We're really in the home stretch of the Democratic primaries now, as the last few territories and the last eight states will all be voting in the upcoming weeks. Tuesday night, Oregon and Kentucky will weigh in, and then the last six states (who, for some unfathomable reason, all decided to go last this year) will finally get a chance to vote.
It is time once again to peer deeply into my somewhat-foggy crystal ball, and attempt to pick the winners of tomorrow night's New Hampshire primary. Before I get to that, though, some old business needs to be brought up. First, we have some very recent old business and then some truly ancient business, so bear with me.
Over the course of the next two months, the Tea Party movement may become to be seen (to mix a few metaphors) as more of a paper tiger than the tail that wags the Republican dog. To put it a little more concretely, the Tea Party may be losing some of its outsized influence over the Republican Party.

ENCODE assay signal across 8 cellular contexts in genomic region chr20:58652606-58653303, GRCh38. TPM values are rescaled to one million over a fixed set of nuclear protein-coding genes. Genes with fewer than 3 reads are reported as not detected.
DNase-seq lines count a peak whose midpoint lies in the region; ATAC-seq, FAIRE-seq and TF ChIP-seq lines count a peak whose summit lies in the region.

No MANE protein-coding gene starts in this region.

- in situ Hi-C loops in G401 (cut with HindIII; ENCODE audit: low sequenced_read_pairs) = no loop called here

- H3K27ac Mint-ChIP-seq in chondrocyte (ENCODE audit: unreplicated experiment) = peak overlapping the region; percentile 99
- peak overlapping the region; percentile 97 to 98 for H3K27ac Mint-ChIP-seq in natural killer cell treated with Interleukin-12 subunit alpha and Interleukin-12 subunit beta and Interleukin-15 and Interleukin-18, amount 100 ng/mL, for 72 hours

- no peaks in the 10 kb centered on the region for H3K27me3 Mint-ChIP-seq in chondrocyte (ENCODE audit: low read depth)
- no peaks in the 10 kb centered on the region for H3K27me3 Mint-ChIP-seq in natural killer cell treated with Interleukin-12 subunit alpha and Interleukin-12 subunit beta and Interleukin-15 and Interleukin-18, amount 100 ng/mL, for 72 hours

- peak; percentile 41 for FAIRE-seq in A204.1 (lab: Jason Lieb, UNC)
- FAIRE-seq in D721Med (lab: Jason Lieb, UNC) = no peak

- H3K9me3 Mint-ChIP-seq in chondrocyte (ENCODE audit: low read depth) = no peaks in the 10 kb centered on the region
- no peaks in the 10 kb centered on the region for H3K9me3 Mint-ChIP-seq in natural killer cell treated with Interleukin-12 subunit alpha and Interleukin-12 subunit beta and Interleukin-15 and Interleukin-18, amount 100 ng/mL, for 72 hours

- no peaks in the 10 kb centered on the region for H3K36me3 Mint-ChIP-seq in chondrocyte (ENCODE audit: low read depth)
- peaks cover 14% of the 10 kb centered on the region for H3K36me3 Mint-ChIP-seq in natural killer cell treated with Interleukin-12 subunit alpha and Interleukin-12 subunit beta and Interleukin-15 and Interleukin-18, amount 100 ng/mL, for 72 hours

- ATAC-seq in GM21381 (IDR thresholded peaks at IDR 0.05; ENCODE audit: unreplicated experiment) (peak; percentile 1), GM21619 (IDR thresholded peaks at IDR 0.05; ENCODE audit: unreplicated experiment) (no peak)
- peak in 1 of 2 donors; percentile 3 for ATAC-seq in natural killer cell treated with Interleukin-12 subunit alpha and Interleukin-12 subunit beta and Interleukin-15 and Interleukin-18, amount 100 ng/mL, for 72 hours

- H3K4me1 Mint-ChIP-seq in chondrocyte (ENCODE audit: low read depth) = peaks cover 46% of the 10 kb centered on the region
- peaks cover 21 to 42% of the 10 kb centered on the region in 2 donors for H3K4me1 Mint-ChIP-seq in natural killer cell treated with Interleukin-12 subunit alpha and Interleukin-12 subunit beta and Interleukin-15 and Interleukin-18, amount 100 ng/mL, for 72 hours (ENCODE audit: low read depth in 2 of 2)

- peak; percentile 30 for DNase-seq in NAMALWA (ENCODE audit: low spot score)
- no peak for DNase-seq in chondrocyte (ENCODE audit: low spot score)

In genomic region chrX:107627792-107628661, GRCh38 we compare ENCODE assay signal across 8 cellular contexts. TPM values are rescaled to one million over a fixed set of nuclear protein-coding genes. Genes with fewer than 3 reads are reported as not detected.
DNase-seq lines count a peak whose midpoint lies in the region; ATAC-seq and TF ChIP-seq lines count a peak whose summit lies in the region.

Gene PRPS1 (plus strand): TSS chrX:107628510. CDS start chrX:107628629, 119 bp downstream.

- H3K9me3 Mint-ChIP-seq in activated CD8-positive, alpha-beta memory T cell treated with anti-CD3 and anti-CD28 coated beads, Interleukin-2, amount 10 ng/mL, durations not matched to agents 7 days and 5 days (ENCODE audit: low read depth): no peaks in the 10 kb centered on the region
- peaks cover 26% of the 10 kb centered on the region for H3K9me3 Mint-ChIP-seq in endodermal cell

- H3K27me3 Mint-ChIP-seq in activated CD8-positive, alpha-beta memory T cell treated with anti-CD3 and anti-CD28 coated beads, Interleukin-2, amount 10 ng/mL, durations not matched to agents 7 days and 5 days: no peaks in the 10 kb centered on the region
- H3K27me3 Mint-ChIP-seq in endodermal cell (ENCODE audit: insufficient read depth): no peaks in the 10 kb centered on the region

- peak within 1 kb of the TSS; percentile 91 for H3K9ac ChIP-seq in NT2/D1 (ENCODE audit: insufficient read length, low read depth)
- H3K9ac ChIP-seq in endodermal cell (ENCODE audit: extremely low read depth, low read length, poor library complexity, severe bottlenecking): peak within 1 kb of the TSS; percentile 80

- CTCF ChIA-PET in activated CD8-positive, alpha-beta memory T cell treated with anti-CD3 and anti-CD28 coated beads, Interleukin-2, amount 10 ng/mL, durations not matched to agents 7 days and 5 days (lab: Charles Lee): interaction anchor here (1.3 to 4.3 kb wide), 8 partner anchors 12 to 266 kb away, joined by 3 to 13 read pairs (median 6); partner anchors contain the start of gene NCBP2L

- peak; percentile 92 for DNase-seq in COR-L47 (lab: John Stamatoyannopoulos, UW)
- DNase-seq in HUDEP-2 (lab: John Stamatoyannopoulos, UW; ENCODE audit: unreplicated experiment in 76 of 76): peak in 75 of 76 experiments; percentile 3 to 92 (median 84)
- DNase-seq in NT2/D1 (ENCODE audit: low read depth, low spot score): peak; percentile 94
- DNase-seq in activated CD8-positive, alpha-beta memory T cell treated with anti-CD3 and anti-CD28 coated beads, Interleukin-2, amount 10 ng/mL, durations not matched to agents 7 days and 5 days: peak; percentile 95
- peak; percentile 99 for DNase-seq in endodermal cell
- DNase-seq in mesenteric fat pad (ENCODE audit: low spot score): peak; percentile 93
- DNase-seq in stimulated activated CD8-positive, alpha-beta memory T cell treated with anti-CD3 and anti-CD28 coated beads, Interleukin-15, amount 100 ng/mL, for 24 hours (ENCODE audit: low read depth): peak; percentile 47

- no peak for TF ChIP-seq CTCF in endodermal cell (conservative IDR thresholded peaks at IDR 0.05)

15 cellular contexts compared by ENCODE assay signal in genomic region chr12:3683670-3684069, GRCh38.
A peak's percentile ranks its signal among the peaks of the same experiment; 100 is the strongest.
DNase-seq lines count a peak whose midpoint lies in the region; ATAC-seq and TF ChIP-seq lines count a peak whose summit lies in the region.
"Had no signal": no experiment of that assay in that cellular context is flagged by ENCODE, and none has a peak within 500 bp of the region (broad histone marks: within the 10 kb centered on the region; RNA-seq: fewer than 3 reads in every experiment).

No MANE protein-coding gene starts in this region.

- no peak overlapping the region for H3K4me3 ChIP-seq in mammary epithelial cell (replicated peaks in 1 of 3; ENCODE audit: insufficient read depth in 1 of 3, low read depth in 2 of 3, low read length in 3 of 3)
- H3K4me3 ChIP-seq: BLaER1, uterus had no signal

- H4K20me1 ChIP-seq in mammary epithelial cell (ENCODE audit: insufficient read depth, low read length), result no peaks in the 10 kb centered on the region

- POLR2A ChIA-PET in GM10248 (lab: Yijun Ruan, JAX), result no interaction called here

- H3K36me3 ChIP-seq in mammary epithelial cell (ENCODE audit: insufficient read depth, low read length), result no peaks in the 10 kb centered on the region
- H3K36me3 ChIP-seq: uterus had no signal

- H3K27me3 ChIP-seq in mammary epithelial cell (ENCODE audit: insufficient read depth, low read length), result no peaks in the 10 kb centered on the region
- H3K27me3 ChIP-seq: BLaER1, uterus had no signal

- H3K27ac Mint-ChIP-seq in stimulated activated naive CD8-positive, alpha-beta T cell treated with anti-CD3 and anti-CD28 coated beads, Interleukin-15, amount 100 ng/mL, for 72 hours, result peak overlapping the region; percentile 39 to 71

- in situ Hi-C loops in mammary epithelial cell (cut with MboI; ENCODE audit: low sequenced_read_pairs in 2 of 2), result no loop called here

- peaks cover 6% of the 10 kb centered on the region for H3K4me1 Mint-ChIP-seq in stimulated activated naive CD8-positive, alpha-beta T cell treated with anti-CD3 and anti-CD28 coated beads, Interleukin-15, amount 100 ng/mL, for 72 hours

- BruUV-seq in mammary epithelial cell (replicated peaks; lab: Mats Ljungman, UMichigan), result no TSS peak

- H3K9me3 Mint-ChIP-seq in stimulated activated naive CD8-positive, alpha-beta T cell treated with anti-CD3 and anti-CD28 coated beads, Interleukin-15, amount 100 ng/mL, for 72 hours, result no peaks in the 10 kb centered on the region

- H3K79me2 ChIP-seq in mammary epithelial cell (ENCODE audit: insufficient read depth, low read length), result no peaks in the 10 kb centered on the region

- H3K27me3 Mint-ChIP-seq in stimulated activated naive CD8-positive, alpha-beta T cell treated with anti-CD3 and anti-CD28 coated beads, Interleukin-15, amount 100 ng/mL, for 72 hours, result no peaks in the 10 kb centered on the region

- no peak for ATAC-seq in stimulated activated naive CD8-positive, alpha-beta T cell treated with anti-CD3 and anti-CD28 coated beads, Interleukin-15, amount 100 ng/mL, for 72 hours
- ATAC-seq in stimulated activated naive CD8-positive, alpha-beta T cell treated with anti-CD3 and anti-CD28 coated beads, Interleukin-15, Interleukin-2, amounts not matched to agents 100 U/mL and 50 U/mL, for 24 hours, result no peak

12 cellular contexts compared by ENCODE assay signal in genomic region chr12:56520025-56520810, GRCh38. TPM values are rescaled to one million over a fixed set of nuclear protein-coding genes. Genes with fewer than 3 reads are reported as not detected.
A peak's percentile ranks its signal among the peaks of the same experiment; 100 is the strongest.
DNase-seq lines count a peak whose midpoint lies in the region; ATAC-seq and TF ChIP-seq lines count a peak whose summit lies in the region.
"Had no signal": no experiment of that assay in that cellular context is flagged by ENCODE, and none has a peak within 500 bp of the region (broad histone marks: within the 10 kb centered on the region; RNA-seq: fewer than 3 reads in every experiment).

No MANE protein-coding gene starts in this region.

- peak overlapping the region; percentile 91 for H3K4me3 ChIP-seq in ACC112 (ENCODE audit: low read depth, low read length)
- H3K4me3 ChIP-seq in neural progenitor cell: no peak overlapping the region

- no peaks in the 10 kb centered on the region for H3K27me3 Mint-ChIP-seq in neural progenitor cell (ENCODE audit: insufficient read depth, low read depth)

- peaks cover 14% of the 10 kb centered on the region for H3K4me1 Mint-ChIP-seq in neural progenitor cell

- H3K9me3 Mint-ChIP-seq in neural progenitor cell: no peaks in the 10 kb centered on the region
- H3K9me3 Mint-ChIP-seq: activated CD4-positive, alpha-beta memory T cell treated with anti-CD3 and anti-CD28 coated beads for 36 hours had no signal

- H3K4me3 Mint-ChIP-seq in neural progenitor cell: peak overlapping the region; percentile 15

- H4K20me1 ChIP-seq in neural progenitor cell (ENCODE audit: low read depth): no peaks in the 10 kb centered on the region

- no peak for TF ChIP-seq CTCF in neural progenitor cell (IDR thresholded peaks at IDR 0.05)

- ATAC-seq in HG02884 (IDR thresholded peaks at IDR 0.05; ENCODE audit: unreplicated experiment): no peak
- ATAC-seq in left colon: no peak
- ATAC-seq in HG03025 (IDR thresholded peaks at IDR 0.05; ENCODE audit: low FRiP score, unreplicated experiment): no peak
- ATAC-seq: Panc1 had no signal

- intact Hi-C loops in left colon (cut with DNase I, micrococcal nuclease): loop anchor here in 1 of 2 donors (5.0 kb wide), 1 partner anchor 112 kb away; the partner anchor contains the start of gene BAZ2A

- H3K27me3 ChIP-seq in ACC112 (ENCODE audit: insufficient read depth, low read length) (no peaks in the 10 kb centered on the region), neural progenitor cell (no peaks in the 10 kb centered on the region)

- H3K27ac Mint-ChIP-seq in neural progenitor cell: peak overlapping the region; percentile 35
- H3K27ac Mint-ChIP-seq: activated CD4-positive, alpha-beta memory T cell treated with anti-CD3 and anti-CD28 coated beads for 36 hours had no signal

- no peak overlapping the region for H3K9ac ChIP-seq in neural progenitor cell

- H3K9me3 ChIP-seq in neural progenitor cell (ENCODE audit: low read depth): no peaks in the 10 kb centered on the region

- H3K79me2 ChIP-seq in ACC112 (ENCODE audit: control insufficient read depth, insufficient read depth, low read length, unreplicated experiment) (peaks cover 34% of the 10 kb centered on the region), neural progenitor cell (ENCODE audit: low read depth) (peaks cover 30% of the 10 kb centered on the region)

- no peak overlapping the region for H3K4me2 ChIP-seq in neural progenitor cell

This year, several Tea Party challengers seem to be crashing and burning early in the process. This could be very good news for the Establishment Republican wing of the party. Rather than have a candidate implode in the general election, when candidates self-destruct before the primary then they never become the nominee in the first place.
For many conservative Republicans, the dream outcome of the primary season is a brokered convention. Disappointed in the four remaining choices, they ...